Citalopram: (Major) Coadministration of citalopram with histrelin is not recommended due to the risk of QT prolongation. If concurrent therapy is considered essential, ECG monitoring is recommended. Citalopram causes dose-dependent QT interval prolongation. Androgen deprivation therapy (i.e., histrelin) may prolong the QT/QTc interval.
    Clarithromycin: (Major) Consider whether the benefits of androgen deprivation therapy (i.e., histrelin) outweigh the potential risks of QT prolongation in patients receiving clarithromycin. Clarithromycin is associated with an established risk for QT prolongation and torsade de pointes (TdP). Androgen deprivation therapy may also prolong the QT/QTc interval.
    Clofazimine: (Major) Monitor ECGs for QT prolongation when clofazimine is administered with histrelin. Prolongation of the QT interval and torsade de pointes (TdP) have been reported in patients receiving clofazimine in combination with QT prolonging medications. Androgen deprivation therapy (i.e., histrelin) may also prolong the QT/QTc interval.
    Clomipramine: (Minor) Consider whether the benefits of androgen deprivation therapy (i.e., histrelin) outweigh the potential risks of QT prolongation in patients receiving tricyclic antidepressants (TCAs). Tricyclic antidepressants share pharmacologic properties similar to the Class IA antiarrhythmic agents and may prolong the QT interval, particularly in overdose or with higher-dose prescription therapy (elevated serum concentrations). Androgen deprivation therapy may also prolong the QT/QTc interval.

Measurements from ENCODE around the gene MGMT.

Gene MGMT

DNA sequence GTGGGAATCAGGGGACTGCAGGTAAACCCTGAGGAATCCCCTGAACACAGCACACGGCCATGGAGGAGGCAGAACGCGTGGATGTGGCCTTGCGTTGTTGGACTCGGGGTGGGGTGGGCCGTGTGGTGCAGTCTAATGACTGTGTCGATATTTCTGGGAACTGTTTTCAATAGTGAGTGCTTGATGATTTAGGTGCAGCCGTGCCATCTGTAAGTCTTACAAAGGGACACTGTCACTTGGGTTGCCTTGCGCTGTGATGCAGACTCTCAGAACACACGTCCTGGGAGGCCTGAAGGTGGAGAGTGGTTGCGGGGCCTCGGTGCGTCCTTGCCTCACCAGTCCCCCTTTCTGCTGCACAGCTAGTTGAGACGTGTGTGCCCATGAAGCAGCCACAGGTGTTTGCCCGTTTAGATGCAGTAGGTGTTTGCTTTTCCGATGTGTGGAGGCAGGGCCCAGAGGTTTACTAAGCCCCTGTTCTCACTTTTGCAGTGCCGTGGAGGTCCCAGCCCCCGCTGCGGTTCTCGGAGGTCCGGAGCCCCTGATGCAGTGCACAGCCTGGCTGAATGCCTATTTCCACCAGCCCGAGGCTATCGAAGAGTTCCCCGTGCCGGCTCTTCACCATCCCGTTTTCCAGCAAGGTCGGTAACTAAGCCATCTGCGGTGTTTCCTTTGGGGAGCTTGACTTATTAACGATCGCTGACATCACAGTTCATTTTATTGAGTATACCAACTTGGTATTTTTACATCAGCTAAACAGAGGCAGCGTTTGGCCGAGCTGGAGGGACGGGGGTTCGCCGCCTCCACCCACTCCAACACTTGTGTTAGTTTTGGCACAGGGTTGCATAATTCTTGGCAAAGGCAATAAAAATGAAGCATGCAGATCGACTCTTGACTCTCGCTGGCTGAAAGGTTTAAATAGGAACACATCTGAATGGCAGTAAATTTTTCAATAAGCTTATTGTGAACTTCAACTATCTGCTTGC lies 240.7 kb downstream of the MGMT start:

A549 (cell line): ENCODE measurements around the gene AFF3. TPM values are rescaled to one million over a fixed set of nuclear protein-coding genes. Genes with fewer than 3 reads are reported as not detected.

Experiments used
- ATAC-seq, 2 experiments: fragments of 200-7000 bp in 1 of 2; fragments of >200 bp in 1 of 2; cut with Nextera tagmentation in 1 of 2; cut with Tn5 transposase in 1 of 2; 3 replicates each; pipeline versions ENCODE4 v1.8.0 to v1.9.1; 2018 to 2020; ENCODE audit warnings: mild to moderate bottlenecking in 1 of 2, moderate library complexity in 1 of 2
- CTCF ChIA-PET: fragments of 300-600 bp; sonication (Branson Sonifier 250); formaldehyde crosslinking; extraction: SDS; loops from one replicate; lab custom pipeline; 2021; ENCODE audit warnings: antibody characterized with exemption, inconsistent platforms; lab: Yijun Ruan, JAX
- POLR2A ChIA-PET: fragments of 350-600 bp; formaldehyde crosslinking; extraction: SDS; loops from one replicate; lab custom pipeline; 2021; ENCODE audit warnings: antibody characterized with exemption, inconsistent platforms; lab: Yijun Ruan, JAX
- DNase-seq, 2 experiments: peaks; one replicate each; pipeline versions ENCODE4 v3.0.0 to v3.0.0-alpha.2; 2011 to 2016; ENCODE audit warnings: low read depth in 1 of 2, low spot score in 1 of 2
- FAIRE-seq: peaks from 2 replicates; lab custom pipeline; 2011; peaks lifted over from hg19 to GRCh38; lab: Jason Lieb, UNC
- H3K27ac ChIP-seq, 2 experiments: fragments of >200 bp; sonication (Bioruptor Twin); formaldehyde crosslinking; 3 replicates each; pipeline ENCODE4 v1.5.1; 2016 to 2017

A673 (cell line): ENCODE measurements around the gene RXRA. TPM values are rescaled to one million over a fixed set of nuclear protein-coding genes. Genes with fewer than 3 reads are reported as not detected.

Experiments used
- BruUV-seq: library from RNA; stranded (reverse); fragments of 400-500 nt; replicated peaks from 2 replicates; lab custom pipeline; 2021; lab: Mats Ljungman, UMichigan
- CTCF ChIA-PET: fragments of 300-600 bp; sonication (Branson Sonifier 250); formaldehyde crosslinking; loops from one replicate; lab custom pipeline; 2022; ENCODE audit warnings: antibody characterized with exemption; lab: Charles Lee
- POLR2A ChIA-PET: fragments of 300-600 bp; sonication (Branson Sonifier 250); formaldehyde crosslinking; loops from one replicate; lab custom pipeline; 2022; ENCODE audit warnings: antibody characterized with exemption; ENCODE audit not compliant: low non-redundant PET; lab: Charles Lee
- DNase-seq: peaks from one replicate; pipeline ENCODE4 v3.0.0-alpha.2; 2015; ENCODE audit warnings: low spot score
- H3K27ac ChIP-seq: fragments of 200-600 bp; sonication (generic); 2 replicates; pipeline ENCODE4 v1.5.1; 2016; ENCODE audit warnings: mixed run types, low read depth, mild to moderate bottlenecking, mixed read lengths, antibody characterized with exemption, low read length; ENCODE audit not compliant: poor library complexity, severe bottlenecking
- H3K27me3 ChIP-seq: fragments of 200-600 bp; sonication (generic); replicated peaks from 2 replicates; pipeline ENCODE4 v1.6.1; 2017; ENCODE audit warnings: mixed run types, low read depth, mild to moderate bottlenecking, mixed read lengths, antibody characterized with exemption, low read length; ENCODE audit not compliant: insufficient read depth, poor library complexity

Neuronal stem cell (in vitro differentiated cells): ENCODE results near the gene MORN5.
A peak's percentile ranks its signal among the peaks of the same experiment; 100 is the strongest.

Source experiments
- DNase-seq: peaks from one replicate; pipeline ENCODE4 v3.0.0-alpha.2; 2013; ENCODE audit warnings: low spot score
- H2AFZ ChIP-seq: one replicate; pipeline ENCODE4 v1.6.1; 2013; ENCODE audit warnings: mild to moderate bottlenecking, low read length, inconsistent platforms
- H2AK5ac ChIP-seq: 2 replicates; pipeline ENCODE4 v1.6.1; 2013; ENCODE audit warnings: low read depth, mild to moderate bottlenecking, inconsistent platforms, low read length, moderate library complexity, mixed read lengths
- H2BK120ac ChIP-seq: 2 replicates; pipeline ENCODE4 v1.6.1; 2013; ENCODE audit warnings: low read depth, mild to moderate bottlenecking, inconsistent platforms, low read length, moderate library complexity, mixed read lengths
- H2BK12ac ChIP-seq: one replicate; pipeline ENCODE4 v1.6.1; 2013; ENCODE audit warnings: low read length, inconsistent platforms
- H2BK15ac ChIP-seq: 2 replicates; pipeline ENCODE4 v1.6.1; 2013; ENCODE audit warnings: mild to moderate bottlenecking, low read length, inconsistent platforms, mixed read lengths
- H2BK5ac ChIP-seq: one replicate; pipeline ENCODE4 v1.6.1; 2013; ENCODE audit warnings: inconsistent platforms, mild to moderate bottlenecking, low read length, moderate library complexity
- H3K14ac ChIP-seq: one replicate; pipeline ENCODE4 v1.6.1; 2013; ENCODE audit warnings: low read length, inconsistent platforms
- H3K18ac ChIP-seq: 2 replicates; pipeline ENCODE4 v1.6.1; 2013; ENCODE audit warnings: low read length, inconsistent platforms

Clozapine: (Moderate) Consider whether the benefits of androgen deprivation therapy (i.e., histrelin) outweigh the potential risks of QT prolongation in patients receiving clozapine as concurrent use may increase the risk of QT prolongation. Androgen deprivation therapy may prolong the QT/QTc interval. Treatment with clozapine has been associated with QT prolongation, torsade de pointes (TdP), cardiac arrest, and sudden death.